NASA Made A Game That Lets You Land On Mars. Sounds Cool. Now What?

NASA Made A Game That Lets You Land On Mars. Sounds Cool. Now What?

Hop on Xbox Live and search for Mars Rover Landing. You’ll find a Kinect game made by NASA and Microsoft that’s meant to simulate the tense experience of landing Curiosity, NASA’s rover that will land on Mars on August 5 after eight and a half months of travel.

It’s “seven minutes of terror,” is how NASA describes the landing sequence, according to a USA Today reports. And Mars Rover Landing is a simulation of that terror. Or at least that is the intention.

Kinect games aren’t a gamer favourite in the enthusiast collective, but that doesn’t necessarily mean motion-controlled games can’t offer educational entertainment. Unfortunately, Mars Rover Landing misses that mark regardless.

I downloaded the roughly seven-minute game today and spent those minutes awkwardly side-stepping and flailing in front of the office Kinect to simulate the very fidgety landing of Curiosity on Mars. First, the pod carrying Curiosity has to maintain an appropriate trajectory, which means players have to move around a lot until it’s carefully aligned within the designated circle. Once Curiosity enters a safe, non-melting zone, player have to release the heat shields. In Kinect terms, players will flail their arms at this juncture in rhythm to a light hitting a node. Once the landing engine engages, players raise their arms to steady Curiosity’s descent onto dusty red Mars.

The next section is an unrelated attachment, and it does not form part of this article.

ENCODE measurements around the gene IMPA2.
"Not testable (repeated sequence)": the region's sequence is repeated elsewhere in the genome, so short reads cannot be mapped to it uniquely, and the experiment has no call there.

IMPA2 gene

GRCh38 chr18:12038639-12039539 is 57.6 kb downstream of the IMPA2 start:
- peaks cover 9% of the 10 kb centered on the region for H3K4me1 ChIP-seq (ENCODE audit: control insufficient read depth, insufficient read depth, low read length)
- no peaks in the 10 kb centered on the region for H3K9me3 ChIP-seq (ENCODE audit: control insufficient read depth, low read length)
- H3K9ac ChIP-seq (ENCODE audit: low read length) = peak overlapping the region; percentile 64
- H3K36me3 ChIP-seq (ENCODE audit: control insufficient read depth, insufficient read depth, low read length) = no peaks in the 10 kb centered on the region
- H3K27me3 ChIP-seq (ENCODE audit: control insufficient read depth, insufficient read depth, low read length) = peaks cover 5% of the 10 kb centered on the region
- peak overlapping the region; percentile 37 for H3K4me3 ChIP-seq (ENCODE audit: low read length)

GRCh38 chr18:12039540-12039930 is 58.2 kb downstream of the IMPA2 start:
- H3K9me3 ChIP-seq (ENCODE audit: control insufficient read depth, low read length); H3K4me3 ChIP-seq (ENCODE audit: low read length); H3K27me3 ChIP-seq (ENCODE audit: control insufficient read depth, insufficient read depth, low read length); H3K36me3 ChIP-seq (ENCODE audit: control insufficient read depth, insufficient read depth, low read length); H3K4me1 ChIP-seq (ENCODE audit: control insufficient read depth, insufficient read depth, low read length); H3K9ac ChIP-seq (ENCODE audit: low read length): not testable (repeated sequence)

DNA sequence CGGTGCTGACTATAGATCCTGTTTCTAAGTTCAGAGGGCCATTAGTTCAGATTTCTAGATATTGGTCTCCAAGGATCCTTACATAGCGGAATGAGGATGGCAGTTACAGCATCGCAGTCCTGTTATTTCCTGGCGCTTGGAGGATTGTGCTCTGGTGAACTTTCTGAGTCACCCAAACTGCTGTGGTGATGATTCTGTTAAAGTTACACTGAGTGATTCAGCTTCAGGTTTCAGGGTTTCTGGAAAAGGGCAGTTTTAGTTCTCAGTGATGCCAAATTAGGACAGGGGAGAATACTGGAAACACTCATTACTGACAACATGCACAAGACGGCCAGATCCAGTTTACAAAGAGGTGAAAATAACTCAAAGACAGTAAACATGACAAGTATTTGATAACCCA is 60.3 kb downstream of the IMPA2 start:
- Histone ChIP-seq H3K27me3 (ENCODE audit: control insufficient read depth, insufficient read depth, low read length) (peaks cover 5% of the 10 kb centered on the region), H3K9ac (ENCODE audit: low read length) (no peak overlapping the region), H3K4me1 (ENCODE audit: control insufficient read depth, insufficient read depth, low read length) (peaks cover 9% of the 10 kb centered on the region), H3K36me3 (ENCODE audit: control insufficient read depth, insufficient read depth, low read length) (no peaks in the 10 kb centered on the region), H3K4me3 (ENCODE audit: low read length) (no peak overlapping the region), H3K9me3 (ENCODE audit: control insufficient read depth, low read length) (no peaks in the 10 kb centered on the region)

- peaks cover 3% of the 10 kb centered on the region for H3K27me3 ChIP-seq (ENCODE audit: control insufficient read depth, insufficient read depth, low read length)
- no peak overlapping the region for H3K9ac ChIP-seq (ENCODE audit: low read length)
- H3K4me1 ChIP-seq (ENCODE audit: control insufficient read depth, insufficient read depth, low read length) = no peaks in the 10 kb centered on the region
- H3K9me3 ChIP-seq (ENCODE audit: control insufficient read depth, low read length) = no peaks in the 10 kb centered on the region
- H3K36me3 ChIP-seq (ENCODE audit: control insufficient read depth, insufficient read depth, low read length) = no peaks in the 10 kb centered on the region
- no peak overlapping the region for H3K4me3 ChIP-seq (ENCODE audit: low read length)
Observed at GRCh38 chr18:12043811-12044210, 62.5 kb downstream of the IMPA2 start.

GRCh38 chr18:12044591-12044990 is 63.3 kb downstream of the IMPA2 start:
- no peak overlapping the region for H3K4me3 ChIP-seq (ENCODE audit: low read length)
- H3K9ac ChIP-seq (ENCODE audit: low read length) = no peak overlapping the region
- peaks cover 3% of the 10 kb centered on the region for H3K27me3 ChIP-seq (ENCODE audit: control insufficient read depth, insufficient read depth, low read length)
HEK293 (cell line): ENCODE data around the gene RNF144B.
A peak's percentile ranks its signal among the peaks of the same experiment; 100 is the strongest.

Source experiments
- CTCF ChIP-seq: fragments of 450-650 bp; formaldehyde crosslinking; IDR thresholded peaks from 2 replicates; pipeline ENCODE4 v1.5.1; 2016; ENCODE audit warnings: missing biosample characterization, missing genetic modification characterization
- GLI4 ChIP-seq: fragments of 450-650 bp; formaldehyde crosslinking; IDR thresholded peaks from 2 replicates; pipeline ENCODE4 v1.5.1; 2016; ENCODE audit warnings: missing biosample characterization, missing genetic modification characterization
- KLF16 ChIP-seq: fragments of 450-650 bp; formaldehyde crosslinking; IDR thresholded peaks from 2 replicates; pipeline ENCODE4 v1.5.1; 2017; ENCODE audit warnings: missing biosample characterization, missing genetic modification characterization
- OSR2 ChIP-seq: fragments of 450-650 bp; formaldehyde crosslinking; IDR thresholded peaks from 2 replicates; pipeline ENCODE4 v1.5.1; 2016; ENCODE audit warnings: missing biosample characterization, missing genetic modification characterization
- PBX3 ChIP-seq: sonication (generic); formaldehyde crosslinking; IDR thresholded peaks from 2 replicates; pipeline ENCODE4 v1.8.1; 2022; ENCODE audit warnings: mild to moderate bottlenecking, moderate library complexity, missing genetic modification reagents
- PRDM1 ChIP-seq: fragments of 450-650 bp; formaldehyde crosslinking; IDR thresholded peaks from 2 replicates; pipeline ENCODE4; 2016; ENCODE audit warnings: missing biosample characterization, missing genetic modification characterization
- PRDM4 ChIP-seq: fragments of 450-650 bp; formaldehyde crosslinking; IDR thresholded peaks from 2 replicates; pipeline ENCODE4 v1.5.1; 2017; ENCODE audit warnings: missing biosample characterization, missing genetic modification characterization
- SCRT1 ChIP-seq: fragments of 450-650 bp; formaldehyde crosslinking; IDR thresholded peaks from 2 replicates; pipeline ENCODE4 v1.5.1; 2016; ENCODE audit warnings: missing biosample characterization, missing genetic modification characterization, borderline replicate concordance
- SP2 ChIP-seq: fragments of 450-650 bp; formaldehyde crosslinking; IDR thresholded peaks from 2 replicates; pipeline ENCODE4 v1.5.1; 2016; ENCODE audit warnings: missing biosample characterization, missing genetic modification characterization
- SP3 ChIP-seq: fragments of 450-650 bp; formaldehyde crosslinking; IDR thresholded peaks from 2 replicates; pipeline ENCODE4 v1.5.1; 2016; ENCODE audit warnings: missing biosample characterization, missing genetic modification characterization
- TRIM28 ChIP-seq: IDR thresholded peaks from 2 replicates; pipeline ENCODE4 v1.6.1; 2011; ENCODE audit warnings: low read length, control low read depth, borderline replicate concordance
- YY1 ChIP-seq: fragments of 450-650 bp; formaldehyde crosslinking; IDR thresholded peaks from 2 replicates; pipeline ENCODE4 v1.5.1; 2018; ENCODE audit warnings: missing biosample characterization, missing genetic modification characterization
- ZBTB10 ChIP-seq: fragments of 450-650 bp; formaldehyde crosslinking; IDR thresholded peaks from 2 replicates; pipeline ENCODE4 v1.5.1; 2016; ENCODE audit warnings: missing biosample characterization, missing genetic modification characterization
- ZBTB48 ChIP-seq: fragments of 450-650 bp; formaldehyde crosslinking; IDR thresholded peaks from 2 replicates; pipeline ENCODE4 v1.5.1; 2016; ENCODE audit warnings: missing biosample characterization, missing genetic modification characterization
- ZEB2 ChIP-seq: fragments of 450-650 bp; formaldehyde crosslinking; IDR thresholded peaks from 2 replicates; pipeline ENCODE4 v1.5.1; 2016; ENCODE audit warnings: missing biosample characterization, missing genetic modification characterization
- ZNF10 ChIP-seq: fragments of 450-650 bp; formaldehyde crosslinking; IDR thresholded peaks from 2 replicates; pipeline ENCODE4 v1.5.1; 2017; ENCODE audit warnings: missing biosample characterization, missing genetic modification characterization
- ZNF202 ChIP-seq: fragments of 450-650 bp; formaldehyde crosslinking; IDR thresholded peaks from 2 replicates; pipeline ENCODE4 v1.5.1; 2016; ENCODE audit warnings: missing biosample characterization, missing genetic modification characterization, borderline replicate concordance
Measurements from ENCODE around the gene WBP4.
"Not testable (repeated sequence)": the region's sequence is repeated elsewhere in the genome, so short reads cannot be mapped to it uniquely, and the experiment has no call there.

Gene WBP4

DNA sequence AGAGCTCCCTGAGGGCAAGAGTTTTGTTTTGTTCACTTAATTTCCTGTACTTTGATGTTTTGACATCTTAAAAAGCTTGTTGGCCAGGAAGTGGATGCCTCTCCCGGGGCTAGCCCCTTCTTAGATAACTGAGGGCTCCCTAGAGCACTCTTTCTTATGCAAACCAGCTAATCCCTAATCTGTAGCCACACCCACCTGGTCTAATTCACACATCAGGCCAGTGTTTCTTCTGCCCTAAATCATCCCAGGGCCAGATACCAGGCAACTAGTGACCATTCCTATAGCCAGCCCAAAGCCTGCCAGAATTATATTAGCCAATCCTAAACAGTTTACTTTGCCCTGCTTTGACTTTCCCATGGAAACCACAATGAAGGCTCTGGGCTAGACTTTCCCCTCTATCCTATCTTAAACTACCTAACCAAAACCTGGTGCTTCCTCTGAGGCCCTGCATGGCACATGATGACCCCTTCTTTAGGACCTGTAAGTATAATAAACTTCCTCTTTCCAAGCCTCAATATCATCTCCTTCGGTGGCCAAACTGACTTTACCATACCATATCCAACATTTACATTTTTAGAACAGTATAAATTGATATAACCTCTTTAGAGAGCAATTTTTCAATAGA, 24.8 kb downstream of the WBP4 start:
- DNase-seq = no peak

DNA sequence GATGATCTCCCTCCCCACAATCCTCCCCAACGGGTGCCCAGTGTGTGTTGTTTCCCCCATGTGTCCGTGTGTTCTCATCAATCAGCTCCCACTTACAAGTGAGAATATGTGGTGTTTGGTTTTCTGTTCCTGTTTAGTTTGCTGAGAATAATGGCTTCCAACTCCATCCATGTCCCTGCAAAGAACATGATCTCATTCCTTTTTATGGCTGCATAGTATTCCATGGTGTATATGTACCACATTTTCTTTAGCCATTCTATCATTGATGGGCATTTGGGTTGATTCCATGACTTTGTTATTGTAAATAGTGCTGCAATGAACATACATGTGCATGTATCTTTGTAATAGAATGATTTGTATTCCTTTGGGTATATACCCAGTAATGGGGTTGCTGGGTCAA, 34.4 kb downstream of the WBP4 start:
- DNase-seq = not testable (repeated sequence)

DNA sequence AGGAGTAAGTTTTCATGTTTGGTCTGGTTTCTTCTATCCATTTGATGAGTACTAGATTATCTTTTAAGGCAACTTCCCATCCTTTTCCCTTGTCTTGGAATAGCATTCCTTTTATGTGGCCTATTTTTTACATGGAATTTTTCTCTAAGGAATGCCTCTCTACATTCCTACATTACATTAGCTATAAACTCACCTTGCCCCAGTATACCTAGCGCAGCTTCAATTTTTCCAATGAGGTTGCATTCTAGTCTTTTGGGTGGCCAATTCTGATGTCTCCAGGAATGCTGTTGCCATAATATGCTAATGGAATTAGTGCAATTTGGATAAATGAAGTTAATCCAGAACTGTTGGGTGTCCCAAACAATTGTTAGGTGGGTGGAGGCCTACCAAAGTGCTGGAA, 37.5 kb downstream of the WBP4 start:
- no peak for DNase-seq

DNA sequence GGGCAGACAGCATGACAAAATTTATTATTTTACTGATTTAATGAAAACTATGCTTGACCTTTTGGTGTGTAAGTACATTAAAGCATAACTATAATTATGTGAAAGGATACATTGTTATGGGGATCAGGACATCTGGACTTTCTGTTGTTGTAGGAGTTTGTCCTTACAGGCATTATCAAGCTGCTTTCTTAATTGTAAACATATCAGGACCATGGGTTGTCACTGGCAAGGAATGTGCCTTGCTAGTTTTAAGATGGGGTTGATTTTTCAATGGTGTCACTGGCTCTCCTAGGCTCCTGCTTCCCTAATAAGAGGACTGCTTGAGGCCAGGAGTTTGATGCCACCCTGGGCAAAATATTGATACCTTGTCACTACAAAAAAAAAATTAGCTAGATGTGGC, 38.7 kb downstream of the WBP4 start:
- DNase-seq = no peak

But then what happens? Then, the game ends. Nothing was particularly frightful about the experience. For newcomers, who may not know anything about NASA and its project to land the rover Curiosity on Mars, this could all be very confusing. There’s no set-up. There’s just a heap of metal that you’re given instructions on how to handle.

Browse through the informative, Powerpoint-styled descriptions of the rover and the project that you find in the main menu, and you’ll learn that Curiosity has 17 cameras, a laser to zap rocks, and a drill attached to its arm for collecting samples. Wait a minute. A laser? A drill? Did this not cue a thousand flags that, maybe, Mars Rover Landing could have been Mars Rover and given players a chance to explore Mars themselves to get excited about Curiosity’s real-life landing? For a simulation, it’d be far more accurate than the Kinect moves you’re required to perform to land Curiosity, too. Unless NASA scientists are actually using honed DDR moves to land the thing, that is.

I’m all for educational games. I’m all for using a hobby that kids and adults alike love to introduce them to important, interesting, real-life events. Unfortunately projects like Mars Rover Landing seem to forget the fun of games in trying to make something that’s both functional and relevant. And even its educational aspects are buried in menu-ed text and still images that are, while interesting to someone who is already in tune to modern science, not accessible or exciting.


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